New Spring. The new spring does not fit into the side of the action at all. Instead, the longer "arm" will fit into the groove on the back of the new feed throat to act as the ejector, while the shorter "arm" fits underneath the new lifter.
Then place the new feed throat into place, and position the long tail of the lifter spring into the groove on the back of the feed throat. With that done, it is time to push the lifter arm into place. The small hole in the lifter goes over the pin to the far left of the photograph, above. Obviously, the front part of the lifter must slide first into the feed throat. I found it easiest to hold the feed throat in place (you can hold it with your hand, or wind a rubber band around it), hook the short tail of the spring into place, and then push the lifter forward and down (at an angle) into the back of the feed throat, and then maneuver it into place into the pin at the rear of the lifter.
Orientation of the new lifter and spring. Remember, though, that the short "arm" of the spring (to the left in the photograph above) will need to go under the lifter.
If you have not done so at this point, wind a rubber band around the feed throat to hold it in place.

New feed throat, lifter and spring in place. You can see the bit of the spring that fits under the lifter above, as well as how the longer arm of the spring fits against the back of the feed throat, and protrudes over the top, to act as the ejector.

Reassembly

I found the reassembly after this point to be the trickiest part, simply because of the difficulty of compressing the hammer spring so you can fit the tabs on each side of the hammer strut bridge into their respective holes.

Although you may find an easier method, this is what I did: Using the upholstery nail remover, place it so the strut will fit up through the cut in the blade, and push it (compressing the hammer spring) until you can fit the tab into its hole in the left side plate. Then put the right side plate over the right tab of the hammer strut bridge, and, holding it tightly together, shift the side plate around until you can fit it over the other pins that hold it in place. If your experience is like mine, you probably are best doing this step away from children because you will likely be cursing a lot. Be mindful that the paper clip stays in its hole, or you may see the hammer strut bridge and hammer spring fly across the room!

Once the side plate is on, use a second rubber band to hold it in place, and push the two c-clips into place. You can then unwind the second rubber band. You will probably just have to cut the first rubber band loose from around the feed throat. Finally, remove the paper clip.

Back together!
If you have not done so previously, it is helpful at this point to remove the bolt from the receiver to help with the final fitting and shaping of the feed throat. Putting the bolt into its rearmost position over the action, you will notice that the bolt will not ride over the new feed throat. This is, as I mentioned earlier, because one side of the feed throat is squared off rather than angled. Look at the bolt and feed ramp from the front, and you will be able to see what I'm talking about.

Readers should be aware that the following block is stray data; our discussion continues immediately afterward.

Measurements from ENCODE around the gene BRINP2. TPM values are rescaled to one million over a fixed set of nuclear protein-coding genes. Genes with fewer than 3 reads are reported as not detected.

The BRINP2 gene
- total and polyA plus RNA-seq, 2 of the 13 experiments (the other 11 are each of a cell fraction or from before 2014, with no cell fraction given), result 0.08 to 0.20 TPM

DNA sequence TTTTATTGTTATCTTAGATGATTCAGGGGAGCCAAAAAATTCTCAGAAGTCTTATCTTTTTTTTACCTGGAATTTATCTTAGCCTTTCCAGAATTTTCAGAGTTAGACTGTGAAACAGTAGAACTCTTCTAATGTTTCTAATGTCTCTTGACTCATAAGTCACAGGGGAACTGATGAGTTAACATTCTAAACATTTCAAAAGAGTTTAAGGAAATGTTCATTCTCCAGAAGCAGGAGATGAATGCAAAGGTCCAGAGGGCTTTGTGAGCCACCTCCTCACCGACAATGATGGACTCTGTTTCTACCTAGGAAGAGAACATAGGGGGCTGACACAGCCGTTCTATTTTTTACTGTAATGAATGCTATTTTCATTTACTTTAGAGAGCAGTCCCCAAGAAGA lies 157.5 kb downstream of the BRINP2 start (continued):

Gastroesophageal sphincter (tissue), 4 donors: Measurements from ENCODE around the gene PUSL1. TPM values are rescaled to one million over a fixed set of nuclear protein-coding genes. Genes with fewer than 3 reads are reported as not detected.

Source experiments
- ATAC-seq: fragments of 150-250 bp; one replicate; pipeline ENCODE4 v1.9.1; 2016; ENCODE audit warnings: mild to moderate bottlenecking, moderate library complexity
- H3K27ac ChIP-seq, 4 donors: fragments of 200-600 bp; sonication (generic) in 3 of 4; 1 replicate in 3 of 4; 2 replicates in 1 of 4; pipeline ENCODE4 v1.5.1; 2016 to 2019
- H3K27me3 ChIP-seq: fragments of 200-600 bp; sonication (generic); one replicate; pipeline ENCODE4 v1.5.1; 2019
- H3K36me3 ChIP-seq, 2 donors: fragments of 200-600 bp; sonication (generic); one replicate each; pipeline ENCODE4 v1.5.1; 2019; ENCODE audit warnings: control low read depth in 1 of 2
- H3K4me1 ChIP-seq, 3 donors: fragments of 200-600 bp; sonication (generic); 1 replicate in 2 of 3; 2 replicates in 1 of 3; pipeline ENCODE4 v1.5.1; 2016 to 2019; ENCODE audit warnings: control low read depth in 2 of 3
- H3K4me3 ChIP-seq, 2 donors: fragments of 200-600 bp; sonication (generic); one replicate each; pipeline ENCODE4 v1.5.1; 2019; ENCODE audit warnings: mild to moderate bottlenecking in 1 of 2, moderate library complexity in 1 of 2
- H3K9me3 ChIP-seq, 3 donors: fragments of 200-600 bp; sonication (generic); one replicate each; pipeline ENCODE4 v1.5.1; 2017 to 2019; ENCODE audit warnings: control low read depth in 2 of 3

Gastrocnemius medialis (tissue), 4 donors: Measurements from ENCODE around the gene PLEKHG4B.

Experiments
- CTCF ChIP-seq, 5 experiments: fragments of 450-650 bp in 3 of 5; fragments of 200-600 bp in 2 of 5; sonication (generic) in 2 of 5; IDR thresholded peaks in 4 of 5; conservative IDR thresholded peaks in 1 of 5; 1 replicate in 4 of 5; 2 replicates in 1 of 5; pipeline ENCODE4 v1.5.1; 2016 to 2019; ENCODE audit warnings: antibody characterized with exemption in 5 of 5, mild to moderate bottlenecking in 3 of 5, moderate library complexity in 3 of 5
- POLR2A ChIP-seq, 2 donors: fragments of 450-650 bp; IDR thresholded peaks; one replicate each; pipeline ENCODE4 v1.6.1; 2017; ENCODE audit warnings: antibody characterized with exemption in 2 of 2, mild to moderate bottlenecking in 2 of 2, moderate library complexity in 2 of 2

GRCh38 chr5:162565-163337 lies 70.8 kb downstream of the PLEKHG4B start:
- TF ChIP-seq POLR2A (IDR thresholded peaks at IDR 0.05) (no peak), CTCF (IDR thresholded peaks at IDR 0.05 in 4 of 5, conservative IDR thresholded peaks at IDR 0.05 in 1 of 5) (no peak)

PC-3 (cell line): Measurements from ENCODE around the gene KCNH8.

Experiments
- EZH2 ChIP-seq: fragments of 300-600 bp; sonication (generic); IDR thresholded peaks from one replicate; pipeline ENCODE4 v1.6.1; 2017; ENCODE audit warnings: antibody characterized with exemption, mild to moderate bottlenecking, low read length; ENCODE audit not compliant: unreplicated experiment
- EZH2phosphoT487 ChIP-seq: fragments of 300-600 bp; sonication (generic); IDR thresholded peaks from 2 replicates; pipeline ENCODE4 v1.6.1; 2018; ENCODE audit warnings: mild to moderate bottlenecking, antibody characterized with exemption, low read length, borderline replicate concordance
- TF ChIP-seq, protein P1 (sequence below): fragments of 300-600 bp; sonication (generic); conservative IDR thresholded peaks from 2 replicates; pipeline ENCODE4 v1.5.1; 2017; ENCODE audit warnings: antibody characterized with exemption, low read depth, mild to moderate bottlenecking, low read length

At this point, you will need to take a file and shape an angle into the side of the feed throat. Again, the metal is soft and easily removed. So stop often and check against the bolt. Don't take off too much material. When it is done, the bolt should ride over the feed throat without lifting up. You do not need to do any shaping of the rear of the feed throat or the side that is already angled.

One thing I found is that the lifter spring/extractor scraped and caught against the bolt. I had to bend the spring down slightly so it wasn't angled so steeply. However, check your bolt before you do this. You don't want to end up having to order a new spring.

Once the bolt rides fairly smooth, you can put the bolt back into place and finish your reassembly. Reassembly from this point forward is the opposite of the disassembly. Again, be careful of the plunger in the tube magazine.

Further Thoughts

As some of you may know, I had previously written up this project, and wound up having ejection problems. My error in my previous attempt was thinking that I could mix parts, using the new feed throat but the old spring and lifter. As I mentioned, the old lifter does not depress far enough to let the bolt clear. However, it was not immediately obvious to me that this was the problem. So, I ground too much off the new feed throat, including on the back of it. By the time I figured out what was wrong, I had removed the cut in the back of the feed throat for the lifter spring/ejector. 

Of course, I didn't know what problems that was going to cause because I didn't realize that the spring also acted as the ejector. I simply replaced the old lifter with a new lifter, and used the old spring. As I reported in my earlier post, when I took the rifle out to test fire, I had no more feeding issues, but it now wouldn't eject. Looking into the issue further was when I realized that the change in design of the feed throat included a change in the ejector. So, the end result is that I had to order a new feed throat and do the whole project over again. 

Currently, I have tested the feeding by hand, but I haven't had an opportunity to go out shooting. I will report on any issues that I have. However, the ejection seemed pretty positive when operating the bolt by hand, so I'm confident that the ejection issues are solved. And since the replacement of the feed throat last summer had solved the feeding problems, I anticipate that those issues are also resolved.